Food production is one of the main causes for environmental degradation in terms of deforestation, loss of biodiversity, water scarcity and pollution of water and air, in addition to greenhouse gas emissions [1,2,3,4]. In general, food from animal production has a more negative environmental impact than plant-based food, since it requires more resources per kilo of food produced, and since ruminant animals emit the greenhouse gas methane [5,6]. In order to reduce the negative environmental impact from food consumption and production, there is a call for a change in diets towards less meat and more plant-based food [7,8,9]. Such a dietary change could also be positive for public health, as meat consumption has been found to increase the risk of cardiovascular diseases and strokes [10,11], and several types of cancer [11,12,13,14].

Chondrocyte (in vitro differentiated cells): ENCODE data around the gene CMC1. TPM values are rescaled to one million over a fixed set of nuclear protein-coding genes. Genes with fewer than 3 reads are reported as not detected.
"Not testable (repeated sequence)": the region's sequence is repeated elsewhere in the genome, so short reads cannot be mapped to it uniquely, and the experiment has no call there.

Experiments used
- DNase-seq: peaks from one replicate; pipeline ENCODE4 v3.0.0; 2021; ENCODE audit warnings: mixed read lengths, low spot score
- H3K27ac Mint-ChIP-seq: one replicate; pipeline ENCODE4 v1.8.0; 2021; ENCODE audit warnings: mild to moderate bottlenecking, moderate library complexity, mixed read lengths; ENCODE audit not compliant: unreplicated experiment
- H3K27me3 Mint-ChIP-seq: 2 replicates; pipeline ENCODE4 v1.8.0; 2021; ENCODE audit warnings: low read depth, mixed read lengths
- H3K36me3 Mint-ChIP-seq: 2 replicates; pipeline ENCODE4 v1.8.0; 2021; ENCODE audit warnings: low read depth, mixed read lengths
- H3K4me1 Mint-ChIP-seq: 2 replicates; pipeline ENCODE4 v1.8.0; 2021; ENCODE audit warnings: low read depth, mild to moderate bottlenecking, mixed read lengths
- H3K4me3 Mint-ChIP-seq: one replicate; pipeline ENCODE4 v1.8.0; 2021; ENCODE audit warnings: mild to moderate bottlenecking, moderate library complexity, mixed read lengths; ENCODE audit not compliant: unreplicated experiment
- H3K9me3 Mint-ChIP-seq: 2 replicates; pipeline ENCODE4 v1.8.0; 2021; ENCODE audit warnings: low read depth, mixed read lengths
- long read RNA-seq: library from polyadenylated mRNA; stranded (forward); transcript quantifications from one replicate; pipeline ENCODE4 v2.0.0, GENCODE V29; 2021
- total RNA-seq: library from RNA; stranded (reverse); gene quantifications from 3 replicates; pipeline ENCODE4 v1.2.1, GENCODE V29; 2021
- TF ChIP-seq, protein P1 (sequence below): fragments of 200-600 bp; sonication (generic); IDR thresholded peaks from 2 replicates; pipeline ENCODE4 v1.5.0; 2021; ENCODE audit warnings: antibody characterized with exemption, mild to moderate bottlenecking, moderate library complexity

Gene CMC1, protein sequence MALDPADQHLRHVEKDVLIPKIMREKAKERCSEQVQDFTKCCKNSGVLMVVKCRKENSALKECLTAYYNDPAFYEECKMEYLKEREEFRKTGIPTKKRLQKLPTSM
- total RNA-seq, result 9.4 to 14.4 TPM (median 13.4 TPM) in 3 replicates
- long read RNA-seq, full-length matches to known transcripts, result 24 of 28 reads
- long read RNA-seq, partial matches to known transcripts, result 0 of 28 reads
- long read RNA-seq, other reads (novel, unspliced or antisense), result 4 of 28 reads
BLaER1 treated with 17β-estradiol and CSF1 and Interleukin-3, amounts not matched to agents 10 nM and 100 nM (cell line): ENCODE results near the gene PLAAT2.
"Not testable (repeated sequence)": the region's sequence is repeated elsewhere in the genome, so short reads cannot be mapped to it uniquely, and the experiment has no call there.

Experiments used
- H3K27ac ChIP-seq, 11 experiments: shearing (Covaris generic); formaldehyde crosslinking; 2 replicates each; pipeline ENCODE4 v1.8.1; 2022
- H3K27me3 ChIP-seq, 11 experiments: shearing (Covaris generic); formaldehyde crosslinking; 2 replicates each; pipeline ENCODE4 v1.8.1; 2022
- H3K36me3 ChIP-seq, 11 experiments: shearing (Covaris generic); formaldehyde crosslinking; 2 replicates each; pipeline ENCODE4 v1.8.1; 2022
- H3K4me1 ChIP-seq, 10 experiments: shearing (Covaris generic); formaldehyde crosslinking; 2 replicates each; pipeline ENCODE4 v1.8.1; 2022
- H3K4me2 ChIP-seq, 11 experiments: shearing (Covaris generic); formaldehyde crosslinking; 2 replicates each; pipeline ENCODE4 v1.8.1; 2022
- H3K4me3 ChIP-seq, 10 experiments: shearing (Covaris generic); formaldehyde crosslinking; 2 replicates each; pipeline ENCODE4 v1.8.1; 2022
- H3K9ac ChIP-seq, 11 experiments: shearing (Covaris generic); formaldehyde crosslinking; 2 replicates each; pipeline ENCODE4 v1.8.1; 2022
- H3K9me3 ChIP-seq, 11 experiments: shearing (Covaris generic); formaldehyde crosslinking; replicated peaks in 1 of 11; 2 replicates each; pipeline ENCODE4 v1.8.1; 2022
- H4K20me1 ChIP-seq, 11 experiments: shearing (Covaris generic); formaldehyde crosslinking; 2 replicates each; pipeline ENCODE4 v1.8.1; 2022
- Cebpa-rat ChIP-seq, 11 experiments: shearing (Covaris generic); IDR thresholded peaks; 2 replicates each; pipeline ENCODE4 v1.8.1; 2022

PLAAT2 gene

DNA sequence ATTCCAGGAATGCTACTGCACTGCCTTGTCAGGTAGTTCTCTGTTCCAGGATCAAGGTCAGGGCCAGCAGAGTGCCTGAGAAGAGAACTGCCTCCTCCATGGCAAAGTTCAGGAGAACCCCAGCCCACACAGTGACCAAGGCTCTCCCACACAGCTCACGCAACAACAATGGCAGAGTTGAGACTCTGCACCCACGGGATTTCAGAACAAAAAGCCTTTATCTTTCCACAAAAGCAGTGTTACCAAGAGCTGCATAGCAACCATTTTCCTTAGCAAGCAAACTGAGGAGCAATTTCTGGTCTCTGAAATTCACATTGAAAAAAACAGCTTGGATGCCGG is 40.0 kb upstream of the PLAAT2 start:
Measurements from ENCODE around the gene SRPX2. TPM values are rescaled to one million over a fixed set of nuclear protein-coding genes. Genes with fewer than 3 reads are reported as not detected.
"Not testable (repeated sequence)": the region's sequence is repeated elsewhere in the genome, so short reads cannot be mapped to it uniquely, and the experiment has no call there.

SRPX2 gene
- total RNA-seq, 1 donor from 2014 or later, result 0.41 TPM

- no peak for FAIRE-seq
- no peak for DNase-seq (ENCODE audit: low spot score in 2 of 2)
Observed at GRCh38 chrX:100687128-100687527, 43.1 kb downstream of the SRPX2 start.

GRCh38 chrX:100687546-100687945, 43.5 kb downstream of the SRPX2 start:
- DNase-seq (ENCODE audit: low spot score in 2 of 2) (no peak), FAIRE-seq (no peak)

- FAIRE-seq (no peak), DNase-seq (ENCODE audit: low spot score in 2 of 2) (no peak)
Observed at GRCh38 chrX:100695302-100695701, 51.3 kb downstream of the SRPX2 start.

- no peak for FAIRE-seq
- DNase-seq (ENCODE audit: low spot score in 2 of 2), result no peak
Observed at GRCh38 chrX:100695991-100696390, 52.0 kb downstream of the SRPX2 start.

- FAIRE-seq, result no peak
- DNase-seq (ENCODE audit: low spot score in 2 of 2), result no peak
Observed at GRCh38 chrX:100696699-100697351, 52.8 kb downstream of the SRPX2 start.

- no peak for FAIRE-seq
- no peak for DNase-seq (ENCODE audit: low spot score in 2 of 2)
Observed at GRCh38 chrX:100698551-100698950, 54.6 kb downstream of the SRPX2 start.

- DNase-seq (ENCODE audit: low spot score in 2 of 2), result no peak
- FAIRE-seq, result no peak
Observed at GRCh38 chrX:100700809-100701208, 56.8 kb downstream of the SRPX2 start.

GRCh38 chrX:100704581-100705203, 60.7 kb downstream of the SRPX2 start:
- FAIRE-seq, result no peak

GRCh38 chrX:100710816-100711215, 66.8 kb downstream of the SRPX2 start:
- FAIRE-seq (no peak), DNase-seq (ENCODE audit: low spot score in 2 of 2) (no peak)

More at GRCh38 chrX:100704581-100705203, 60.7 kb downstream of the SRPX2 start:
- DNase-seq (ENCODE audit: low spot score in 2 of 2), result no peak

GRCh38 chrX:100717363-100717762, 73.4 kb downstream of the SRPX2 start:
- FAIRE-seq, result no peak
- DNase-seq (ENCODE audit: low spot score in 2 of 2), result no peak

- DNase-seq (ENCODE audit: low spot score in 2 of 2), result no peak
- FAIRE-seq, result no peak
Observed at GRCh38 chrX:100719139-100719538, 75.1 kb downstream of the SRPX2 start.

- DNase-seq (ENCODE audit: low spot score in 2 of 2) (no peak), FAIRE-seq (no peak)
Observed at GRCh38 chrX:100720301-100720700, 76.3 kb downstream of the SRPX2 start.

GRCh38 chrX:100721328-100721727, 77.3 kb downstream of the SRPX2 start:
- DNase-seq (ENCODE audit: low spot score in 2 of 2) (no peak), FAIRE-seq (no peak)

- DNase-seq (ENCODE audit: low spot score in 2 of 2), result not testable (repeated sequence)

The numerous studies reaching similar conclusions on the climatic, environmental and health benefits of moving towards more plant-based diets provide a strong scientific evidence which should leave few people in doubt about the advantages of such a dietary change. However, there are few signs of any large-scale dietary change taking place towards more plant-based foods. In many developing countries, meat consumption is on the rise, while in high-income countries the consumption is flattening out, but not going down [15]. Hence, consumer behaviour towards meat do not seem to be changing substantially, and it seems like interventions from public authorities are necessary to bring about the dietary changes that both environmental and health scientists call for.